AGA Addresses Lab-Grown Diamond Issue in Las Vegas



Lab-grown diamonds represent a growing challenge for the industry, said panelists at an Accredited Gemologists Association conference on man-made diamonds, held May 29 at the Platinum Hotel in Las Vegas.

“What percentage this material populates the market isn’t clear right now,” said moderator Stuart Robertson, president of the AGA. “But it’s clear that percentage will grow.”

Tom Chatham, president of Chatham Created Gems & Diamonds, a producer of lab-grown gems, said some of the resistance to his product is that people fear change.

“We don’t want to hurt the natural diamond market,” he said. “If they lower the price, we get killed. An example of that is amethyst. When the price of amethyst fell, that killed the market for lab-grown product.” He thinks lab-grown diamonds are being sold for too much and hopes the price will fall eventually.

While Chatham didn’t have any estimates of worldwide production of synthetics, he dismissed reports of massive amounts of undisclosed lab-growns on the market. “There just aren’t that many producers out there that are that good,” he said, and warned that buying off the street now poses certain risks. “There is too much of this stuff out there. People should legally tighten up their take-in wording.”

As for inscribing lab-grown stones, -Chatham thinks inscriptions are too easy to polish off. “I keep waiting for people to find CZ with our name on it, or Gemesis,” he said.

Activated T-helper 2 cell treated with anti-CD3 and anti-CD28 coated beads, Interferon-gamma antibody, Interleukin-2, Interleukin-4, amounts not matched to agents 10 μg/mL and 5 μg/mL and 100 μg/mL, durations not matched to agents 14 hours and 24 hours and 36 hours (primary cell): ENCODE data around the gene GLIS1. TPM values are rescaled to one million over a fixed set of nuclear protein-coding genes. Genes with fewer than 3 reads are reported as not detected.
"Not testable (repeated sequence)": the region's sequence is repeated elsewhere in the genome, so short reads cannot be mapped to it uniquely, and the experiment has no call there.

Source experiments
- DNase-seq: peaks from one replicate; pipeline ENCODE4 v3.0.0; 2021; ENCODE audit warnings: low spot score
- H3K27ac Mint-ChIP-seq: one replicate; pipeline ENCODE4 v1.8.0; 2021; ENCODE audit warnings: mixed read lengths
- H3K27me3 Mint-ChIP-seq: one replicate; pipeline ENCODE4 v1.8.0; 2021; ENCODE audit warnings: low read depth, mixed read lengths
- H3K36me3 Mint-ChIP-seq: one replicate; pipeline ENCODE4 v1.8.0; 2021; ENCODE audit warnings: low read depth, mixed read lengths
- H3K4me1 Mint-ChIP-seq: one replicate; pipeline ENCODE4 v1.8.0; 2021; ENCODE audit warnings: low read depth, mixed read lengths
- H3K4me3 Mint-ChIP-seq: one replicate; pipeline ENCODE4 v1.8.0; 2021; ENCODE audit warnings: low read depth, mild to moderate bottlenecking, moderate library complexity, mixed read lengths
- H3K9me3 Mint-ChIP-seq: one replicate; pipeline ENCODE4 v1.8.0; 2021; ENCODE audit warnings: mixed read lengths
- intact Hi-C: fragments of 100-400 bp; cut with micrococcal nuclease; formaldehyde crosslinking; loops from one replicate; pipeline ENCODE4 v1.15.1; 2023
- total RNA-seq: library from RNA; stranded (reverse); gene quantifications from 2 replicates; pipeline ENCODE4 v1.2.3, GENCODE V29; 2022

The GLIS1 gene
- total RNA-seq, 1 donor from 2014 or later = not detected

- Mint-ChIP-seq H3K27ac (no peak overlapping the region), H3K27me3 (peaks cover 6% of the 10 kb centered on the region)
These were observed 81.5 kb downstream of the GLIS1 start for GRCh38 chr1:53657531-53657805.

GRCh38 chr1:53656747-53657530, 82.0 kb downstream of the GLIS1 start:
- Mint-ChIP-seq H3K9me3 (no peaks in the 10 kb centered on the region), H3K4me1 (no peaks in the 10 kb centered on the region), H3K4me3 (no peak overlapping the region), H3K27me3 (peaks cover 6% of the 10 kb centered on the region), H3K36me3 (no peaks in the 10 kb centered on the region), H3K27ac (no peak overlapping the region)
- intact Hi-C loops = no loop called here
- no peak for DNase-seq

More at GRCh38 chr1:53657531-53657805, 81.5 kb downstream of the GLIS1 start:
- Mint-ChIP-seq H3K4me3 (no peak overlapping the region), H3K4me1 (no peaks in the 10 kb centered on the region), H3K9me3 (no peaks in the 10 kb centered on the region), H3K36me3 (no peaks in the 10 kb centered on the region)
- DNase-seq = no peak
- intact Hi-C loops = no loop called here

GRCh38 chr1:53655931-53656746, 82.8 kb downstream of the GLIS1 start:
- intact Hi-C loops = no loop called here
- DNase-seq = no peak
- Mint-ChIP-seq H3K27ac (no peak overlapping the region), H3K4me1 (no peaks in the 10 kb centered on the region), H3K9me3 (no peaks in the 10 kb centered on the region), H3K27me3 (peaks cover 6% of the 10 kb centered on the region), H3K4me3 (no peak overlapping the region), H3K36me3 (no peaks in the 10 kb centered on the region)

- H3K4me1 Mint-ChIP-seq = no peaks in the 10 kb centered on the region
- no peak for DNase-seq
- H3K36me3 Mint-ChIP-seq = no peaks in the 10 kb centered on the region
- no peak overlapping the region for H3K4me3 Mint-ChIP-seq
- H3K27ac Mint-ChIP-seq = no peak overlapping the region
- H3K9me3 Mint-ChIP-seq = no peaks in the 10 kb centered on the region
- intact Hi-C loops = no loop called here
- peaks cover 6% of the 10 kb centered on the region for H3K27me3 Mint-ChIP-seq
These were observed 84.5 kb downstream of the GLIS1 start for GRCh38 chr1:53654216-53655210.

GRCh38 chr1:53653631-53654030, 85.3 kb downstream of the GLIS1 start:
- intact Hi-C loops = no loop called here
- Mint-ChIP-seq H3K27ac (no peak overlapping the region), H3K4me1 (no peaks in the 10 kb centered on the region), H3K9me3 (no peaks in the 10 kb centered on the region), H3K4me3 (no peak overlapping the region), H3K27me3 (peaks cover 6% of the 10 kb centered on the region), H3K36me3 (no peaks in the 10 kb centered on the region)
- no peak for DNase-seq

Ronald VanderLinden, president of the Diamond Manufacturers and Importers Association, who also sells lab-growns, said he had “less than zero” regrets about getting involved in that market. “I have 18 guys sitting on the polishing bench,” he said. “They all have families. We try to keep them busy.”

He believes the market has great possibility. “Embrace it—it will be part of our future,” VanderLinden said. “We have been told the life expectancy for most mines is 20 to 25 years, and then what do we do? Those who have the product on their body love the product. It’s 100 percent diamond.”

He called for a dialogue with lab-grown diamond producers, and said the Diamond Source Warranty Protocol is being tweaked so
retailers can ask not to be sold lab-grown gems.

Dr. James Shigley, distinguished research fellow from the GIA, assured the crowd that all man-made stones are detectable. “Growth conditions in the earth are different from the laboratory, and for that reason they can be identified,” he said. Qualities to look at include magnetic attraction, UV transparency, and the stone’s growth structure. He noted that there are new devices on the market that detect synthetics, including one that detects melee and GIA’s new DiamondCheck device.

Dusan Simic, president of Analytical Gemology and Jewelry lab, agreed that most man-made stones are identifiable. “You see some borderline cases,” he said. “But in most cases, it’s no problem.” The only possible danger could be when a diamond is “too perfect” and it has no flaws, he said. Simic added that he has seen a rise in production of lab-grown diamond factories in China, which means “a lot more of these stones” on the market.